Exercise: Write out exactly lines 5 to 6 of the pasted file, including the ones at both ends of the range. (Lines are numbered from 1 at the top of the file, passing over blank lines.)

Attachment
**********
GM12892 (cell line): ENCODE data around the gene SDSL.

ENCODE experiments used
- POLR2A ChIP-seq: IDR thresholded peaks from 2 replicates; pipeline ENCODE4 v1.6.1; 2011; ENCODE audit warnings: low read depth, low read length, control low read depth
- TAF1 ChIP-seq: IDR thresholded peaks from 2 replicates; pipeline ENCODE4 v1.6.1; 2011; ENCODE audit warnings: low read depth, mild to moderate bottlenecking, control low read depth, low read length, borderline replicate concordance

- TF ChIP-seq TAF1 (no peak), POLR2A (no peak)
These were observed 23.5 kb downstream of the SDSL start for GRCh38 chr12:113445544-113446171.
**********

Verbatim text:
- TF ChIP-seq TAF1 (no peak), POLR2A (no peak)
These were observed 23.5 kb downstream of the SDSL start for GRCh38 chr12:113445544-113446171.